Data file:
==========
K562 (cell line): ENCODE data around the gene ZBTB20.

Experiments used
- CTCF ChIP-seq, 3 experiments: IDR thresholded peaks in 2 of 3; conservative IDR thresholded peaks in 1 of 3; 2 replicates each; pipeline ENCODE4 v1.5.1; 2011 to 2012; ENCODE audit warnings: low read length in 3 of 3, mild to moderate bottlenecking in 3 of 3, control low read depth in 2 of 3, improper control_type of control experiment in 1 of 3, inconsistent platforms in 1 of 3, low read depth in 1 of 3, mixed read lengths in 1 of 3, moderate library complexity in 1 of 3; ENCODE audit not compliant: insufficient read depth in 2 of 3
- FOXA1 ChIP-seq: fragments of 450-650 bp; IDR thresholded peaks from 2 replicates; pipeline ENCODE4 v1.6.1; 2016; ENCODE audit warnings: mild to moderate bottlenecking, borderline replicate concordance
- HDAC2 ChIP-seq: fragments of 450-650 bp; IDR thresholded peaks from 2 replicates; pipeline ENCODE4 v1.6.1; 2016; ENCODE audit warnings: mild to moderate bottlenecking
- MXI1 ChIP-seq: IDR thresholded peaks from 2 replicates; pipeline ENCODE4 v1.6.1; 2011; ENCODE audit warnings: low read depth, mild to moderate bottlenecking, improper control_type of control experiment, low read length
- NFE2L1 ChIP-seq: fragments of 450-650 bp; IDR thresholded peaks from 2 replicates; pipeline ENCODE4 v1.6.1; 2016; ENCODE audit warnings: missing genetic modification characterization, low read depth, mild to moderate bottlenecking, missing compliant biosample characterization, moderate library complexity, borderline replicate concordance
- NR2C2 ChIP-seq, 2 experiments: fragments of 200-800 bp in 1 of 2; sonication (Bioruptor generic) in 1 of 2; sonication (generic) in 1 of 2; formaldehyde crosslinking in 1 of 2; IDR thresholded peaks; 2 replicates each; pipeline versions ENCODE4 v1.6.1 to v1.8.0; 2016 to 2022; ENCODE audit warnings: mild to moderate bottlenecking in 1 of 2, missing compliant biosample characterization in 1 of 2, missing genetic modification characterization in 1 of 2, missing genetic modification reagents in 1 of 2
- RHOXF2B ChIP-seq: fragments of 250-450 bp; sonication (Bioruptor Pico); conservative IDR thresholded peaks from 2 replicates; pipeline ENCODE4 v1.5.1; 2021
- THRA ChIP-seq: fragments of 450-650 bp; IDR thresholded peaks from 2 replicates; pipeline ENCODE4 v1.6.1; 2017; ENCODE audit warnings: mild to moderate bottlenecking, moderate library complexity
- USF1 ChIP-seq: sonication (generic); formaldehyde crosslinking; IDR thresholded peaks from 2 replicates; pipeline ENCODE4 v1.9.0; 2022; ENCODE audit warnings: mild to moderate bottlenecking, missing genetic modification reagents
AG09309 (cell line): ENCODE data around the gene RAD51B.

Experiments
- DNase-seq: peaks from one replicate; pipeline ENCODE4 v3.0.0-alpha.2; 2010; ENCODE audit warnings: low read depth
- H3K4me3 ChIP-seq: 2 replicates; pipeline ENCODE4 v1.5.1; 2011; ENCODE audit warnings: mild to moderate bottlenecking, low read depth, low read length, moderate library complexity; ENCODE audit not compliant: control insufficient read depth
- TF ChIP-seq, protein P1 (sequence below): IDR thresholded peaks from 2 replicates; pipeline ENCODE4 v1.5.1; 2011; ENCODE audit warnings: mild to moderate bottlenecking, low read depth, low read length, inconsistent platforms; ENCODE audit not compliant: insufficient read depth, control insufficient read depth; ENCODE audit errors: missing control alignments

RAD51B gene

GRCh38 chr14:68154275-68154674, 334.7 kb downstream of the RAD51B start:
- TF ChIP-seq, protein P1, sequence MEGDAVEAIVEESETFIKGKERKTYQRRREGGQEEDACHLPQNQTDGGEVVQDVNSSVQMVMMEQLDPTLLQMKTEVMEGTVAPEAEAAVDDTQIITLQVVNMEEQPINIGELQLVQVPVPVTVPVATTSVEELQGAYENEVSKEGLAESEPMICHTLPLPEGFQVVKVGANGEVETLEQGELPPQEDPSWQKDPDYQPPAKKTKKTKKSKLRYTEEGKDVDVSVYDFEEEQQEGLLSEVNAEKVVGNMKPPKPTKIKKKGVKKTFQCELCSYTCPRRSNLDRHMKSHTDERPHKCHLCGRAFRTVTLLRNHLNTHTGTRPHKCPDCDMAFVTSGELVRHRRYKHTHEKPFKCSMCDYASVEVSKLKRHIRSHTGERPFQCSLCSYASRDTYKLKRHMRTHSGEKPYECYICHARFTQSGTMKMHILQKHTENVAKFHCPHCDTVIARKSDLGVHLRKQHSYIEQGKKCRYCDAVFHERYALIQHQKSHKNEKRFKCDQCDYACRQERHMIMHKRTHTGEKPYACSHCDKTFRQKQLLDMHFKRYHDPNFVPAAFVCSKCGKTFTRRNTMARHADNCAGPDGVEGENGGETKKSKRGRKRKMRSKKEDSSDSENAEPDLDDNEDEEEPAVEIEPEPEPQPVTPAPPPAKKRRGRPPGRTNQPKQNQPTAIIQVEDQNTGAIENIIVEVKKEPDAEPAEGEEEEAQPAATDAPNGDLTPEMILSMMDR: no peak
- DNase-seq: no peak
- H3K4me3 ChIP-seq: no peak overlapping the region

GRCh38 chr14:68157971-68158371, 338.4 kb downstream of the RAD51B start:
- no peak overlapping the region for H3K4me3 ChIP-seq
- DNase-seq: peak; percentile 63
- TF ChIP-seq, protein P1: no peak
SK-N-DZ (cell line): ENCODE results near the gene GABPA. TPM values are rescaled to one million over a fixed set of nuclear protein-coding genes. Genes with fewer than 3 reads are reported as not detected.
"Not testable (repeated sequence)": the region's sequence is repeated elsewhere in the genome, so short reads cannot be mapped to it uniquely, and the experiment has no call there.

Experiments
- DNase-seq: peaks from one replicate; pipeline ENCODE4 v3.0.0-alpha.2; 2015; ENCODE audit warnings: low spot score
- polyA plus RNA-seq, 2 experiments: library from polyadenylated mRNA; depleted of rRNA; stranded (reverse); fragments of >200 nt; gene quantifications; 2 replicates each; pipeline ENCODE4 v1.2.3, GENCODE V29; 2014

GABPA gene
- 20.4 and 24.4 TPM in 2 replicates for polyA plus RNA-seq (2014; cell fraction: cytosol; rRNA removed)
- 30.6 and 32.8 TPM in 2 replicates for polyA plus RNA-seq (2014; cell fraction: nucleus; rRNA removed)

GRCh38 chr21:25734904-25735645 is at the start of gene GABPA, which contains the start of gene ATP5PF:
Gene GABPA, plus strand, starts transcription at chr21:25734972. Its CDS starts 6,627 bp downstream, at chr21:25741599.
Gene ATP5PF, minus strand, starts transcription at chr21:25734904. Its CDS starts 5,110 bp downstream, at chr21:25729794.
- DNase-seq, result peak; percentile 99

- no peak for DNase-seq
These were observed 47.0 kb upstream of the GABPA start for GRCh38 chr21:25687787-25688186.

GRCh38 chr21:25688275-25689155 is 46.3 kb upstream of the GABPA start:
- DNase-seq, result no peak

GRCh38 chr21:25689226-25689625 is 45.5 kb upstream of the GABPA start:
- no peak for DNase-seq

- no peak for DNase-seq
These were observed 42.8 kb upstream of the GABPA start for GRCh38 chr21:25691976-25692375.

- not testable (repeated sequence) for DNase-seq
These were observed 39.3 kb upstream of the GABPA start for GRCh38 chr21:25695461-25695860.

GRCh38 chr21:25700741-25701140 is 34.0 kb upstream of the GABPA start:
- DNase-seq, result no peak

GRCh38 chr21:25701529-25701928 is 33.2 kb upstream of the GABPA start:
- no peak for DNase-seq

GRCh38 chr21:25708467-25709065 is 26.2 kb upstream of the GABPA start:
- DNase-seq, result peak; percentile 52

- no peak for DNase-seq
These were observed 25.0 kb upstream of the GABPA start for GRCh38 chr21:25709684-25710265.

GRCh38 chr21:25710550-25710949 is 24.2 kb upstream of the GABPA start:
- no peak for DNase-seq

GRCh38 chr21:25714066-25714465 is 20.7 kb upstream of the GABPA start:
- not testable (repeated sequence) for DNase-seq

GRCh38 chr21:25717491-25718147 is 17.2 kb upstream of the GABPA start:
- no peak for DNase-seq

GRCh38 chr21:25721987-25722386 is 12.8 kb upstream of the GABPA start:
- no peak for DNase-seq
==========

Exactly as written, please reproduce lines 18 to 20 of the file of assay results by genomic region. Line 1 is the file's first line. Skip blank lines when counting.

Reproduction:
GRCh38 chr14:68154275-68154674, 334.7 kb downstream of the RAD51B start:
- TF ChIP-seq, protein P1, sequence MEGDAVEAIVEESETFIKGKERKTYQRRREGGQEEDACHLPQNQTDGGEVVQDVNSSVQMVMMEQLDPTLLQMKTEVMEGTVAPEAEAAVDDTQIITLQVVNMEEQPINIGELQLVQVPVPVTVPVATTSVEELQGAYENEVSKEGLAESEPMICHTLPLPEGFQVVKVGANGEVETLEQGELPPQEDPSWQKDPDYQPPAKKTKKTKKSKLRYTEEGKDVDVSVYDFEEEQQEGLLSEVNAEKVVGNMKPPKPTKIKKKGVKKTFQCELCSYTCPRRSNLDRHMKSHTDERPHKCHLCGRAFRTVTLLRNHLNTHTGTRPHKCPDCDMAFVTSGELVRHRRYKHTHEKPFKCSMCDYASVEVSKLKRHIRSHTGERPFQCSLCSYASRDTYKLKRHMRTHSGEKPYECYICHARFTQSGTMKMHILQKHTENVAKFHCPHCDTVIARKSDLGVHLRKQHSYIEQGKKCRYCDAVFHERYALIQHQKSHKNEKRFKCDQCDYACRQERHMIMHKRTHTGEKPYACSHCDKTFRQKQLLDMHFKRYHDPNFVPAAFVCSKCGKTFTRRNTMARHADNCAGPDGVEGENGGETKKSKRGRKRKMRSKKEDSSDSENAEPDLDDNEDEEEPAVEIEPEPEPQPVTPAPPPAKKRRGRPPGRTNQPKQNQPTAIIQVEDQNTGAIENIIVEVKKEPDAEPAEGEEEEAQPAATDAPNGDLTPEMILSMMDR: no peak
- DNase-seq: no peak